Sunday, May 14, 2017

A Busy Week Walking the Skidmore Woods

How can it be that a whole week has passed without me posting a blog?  Well, it was a very busy week, and much of it was spent in the Skidmore woods.  Since I'd promised to lead two nature walks there this past week (one for the Ecological Clearing House of Schenectady and the other for an Audubon chapter), I of course had to go out there to scope it out first.

On Monday, I asked my pal Lindsey to join me there.  We started our explorations among some large limestone boulders, where we found some Red Trilliums still in fine bloom.

While checking out the plants that grew on the boulders, we surprised this little Red Eft, who scurried to hide in a crack in the rocks.

Walking Fern is a very unusual-looking fern, with long spear-shaped fronds growing out of the mossy rock.  The tiny-leaved Maidenhair Spleenwort also shares these limestone boulders.  Both ferns require just such a calcareous substrate to thrive.

Crowning one of those boulders was the first of many Jack in the Pulpits we were going to see this day.

We then moved to one of the main trails through the woods, and I'm going to list here in alphabetical order some of the plants we found along that trail.

Basswood is one of the large trees that make up this mixed-hardwood/conifer forest.  We stopped to marvel at the size and softness of the leaves on a Basswood sapling, and I later found some of these tiny seedlings among the leaf litter.  These first sprouts, with finger-shaped seedling leaves that look nothing like the mature leaves, often present a puzzle to folks who wonder what tree they might belong to.

Blue Cohosh was almost done blooming, but we were lucky to find a few hangers-on.  There are two species of Blue Cohosh that grow in the Skidmore woods.  This one, Caulophyllum thalictroides, has yellow-green flowers and is generally a daintier plant than the other species, C. giganteum, that was blooming just across the trail.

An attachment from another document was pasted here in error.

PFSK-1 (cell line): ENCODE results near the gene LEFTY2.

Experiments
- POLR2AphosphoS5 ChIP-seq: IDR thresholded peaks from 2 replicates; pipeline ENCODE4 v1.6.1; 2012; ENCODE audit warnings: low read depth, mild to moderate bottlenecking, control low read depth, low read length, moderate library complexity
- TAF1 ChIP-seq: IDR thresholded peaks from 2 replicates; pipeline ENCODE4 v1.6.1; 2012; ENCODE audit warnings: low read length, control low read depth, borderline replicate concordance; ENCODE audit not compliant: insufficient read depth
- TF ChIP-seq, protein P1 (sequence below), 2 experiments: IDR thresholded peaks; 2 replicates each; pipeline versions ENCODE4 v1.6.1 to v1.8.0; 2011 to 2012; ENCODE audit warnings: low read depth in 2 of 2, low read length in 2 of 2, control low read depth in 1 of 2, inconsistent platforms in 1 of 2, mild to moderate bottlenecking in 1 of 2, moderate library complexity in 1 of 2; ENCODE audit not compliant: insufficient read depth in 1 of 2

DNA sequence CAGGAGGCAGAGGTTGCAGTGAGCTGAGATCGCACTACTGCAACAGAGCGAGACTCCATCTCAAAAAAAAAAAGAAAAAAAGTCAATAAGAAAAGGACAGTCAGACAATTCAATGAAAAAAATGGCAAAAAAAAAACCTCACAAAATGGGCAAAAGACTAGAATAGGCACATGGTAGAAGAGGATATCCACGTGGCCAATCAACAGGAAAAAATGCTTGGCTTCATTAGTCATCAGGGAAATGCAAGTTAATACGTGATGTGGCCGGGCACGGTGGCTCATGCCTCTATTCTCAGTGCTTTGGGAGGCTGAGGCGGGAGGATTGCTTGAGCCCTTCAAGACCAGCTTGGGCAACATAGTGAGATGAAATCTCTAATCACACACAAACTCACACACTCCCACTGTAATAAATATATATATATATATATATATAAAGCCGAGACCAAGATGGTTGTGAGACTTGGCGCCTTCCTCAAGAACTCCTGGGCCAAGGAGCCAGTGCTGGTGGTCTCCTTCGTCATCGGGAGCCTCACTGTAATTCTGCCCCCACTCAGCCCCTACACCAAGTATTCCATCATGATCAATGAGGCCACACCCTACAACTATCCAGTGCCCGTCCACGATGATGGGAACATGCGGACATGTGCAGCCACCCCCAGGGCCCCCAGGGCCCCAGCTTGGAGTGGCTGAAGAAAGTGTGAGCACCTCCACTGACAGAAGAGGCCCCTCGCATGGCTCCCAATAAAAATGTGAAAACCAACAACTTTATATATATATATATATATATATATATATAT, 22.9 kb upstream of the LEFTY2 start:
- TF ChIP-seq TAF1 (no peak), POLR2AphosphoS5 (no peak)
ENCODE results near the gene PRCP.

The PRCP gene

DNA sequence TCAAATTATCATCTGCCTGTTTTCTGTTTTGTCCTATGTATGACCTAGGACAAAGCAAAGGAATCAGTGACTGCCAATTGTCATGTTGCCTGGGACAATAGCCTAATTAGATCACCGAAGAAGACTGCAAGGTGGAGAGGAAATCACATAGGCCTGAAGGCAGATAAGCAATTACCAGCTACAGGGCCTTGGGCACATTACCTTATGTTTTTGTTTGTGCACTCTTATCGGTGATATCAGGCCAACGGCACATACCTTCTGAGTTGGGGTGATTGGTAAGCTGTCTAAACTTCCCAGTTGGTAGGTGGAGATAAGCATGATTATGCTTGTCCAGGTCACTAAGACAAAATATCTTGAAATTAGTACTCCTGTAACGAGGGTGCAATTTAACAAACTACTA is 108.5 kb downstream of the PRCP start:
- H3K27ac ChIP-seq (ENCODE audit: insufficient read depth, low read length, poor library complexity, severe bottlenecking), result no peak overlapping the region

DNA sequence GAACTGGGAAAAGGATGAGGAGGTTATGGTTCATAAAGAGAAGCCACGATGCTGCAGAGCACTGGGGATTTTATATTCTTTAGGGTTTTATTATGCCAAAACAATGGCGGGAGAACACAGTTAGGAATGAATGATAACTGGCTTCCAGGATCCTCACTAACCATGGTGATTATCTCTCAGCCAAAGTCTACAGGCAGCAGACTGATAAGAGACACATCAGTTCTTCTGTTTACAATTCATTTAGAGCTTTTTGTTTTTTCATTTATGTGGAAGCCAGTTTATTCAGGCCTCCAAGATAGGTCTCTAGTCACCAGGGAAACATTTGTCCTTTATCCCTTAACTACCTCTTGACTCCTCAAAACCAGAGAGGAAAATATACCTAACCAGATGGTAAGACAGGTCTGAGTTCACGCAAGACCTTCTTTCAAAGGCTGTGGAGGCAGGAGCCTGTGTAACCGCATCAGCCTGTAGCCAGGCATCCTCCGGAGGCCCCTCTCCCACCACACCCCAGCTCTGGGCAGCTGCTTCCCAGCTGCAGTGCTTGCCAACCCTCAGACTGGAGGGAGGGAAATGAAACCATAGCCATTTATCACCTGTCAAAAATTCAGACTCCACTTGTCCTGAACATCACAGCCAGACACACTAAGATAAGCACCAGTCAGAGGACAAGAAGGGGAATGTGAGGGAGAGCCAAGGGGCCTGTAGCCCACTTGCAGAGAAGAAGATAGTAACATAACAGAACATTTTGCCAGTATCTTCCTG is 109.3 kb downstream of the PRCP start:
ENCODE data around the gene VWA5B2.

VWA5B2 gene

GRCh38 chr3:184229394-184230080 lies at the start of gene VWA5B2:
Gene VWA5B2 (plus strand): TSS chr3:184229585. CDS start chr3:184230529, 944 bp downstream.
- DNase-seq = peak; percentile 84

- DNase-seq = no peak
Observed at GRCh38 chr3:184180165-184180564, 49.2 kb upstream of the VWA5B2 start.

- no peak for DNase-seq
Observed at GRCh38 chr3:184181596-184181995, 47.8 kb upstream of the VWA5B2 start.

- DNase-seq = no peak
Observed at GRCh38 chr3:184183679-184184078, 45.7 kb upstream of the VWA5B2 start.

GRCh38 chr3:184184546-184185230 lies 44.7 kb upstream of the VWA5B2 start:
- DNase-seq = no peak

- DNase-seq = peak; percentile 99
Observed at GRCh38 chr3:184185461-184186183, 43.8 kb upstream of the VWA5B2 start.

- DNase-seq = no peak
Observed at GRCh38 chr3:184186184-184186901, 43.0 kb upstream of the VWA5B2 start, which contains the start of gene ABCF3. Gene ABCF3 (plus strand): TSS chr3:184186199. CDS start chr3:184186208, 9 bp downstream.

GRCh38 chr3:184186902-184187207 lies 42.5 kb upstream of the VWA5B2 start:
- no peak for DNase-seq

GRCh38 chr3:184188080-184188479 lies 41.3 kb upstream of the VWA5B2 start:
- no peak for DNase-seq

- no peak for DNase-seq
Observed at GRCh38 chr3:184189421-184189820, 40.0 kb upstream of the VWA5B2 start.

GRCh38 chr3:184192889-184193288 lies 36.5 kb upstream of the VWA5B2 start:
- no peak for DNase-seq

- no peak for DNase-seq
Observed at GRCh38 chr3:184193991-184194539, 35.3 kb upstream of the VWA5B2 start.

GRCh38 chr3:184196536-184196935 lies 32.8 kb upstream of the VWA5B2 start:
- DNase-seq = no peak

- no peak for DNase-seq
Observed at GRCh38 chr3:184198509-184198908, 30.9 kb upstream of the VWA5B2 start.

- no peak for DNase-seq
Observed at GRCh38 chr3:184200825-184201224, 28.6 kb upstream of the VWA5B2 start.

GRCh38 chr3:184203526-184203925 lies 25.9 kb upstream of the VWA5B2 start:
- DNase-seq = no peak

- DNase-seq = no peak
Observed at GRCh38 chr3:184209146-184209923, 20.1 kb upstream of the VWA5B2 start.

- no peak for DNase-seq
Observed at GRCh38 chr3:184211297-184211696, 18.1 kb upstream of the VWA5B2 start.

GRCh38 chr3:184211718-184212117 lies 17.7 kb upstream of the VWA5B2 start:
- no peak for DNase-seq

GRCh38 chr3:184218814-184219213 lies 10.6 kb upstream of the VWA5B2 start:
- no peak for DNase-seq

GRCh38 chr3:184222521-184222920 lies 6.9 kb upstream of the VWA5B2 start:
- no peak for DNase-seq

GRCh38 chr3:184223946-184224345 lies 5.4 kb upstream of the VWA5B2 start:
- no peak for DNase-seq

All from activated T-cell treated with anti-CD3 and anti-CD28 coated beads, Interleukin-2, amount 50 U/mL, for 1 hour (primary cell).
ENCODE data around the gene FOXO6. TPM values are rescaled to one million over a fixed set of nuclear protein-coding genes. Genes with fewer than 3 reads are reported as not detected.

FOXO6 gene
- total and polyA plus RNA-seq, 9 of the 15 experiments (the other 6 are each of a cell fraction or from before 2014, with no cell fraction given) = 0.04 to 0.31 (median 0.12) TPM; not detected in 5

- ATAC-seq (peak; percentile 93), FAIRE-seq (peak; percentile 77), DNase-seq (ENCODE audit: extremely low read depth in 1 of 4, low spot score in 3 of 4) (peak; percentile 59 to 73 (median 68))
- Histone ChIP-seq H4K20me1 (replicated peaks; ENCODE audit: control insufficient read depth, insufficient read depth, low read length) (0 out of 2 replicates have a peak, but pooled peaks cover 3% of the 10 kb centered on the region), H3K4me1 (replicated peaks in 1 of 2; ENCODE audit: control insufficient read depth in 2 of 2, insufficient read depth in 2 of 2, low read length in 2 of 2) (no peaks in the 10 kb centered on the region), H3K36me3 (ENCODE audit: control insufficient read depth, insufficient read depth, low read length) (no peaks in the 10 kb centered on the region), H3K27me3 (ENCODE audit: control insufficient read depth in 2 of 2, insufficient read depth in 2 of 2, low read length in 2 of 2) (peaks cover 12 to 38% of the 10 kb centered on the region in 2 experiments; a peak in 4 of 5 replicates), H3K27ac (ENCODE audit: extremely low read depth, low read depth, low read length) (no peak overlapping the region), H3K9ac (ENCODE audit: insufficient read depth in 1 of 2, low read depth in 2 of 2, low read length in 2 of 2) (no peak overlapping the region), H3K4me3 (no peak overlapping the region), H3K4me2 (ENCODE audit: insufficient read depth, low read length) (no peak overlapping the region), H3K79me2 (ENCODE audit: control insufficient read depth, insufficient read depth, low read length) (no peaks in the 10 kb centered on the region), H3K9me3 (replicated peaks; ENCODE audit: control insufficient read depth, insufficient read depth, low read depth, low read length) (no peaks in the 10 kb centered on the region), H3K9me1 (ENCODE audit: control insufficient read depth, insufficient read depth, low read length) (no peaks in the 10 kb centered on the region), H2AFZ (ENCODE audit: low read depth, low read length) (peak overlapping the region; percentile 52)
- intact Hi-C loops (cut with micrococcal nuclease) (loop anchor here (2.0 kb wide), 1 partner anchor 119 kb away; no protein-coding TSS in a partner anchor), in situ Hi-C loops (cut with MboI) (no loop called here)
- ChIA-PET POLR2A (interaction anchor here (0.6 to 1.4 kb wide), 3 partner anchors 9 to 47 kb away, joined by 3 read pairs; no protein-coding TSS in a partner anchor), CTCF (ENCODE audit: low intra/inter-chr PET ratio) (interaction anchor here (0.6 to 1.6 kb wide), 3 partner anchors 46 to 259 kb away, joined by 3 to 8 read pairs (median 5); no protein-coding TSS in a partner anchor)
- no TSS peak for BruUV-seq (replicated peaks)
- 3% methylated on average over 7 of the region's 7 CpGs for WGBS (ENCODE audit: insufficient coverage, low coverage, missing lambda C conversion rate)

These are the purple flowers of Large Blue Cohosh (Caulophyllum giganteum).  Even though these two Blue Cohoshes grow within a few feet of each other, they never appear to hybridize.

Columbine was easy to spot, with its brilliant red blooms sprouting bright-yellow anthers.

Dogwoods of several species grow throughout the woods, but only the Flowering Dogwood was in full glorious bloom this week.

Dwarf Ginseng started blooming some time ago, so I didn't know if we would find it still in bloom. Happily, we did.

Ferns of many different species thrive in these woods, but this delicate juvenile fern with a red stipe grows only where heaps of rocks are piled up on each other.  Although ferns this young are hard to identify, a botanist friend believes these are Bulblet Fern.

This Grape Fern is quite distinctive, with a separate spore stalk that rises from the center of the fronds.  The spores grow in clusters of tiny beads that resemble bunches of grapes.

Geraniums grow throughout the woods, and the Wild Geraniums are just now opening their pretty purple flowers.  We also found a second geranium species called Herb Robert, which had yet to open its smaller pink blooms.

Hickory leaves have erupted from their huge pink bud scales, specifically the pinnate leaves of Shagbark Hickory.